Moreover, Kanopatskaya explained that cooperation with the only other member of the opposition, Alena Anisim (representative of the Belarusian Language Association), is limited to cultural and language policies, and does not extend to political or economic issues.

The Q&A session also touched upon the next Belarusian local elections, scheduled for February 2018. Kanopatskaya predicted “the usual scenario”. Nevertheless, she underlined that the opposition is preparing for the next local elections because the electoral campaign is the only opportunity for opposition representatives to interact with the citizens without risking imprisonment. Even though the goal is not to win, the campaign for local elections is crucial for gaining society’s support and for making opposition faces known to the public.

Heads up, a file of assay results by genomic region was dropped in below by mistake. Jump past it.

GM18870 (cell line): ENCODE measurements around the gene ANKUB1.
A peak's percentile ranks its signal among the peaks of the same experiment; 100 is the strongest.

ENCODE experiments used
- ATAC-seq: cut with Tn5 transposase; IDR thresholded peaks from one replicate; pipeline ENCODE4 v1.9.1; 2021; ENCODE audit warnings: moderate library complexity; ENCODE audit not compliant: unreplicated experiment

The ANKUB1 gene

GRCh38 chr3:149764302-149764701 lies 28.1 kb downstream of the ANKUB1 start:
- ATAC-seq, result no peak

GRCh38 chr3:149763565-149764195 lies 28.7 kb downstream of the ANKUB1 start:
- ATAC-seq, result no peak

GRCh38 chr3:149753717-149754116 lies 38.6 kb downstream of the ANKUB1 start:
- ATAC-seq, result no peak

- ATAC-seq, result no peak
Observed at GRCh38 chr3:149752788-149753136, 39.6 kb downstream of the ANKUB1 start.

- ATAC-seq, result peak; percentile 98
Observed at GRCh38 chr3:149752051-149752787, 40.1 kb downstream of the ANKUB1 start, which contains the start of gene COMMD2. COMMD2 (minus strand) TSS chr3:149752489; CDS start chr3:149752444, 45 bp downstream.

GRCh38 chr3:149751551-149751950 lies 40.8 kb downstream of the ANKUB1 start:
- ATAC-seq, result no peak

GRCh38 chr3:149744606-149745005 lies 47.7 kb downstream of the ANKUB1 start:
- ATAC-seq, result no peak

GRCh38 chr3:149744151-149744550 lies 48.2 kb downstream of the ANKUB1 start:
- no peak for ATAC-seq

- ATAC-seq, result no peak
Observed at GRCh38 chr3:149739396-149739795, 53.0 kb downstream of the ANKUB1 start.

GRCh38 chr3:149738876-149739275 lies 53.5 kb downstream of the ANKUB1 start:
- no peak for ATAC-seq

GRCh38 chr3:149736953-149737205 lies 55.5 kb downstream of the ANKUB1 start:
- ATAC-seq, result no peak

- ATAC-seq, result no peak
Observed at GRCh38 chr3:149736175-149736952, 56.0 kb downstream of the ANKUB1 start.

Concerning her work as an MP, Kanopatskaya also mentioned that she is fostering an initiative called “Popular Law” (Narodny Zakon), whose aim is to collect suggestions from citizens in order to include them in the law-making and legislative processes.

One last topic of discussion was the future of Belarus-EU relations. Kanopatskaya explained that a part of society in Belarus is influenced by Russian propaganda, and blames EU sanctions on Russia for the worsening economic situation in the country. In this respect, the MP invited the EU to foster the dialogue with Belarus, as this country can play the role of a “buffering border” between Russia and the EU.

When it comes to the Eastern Partnership, Kanopatskaya complained about the lack of a horizontal dimension, which would allow Belarus to enter a dialogue with other EaP countries, looking at their experience and mistakes, in order to work better with Brussels. Nevertheless, dialogue with the EU “is impossible to stop”.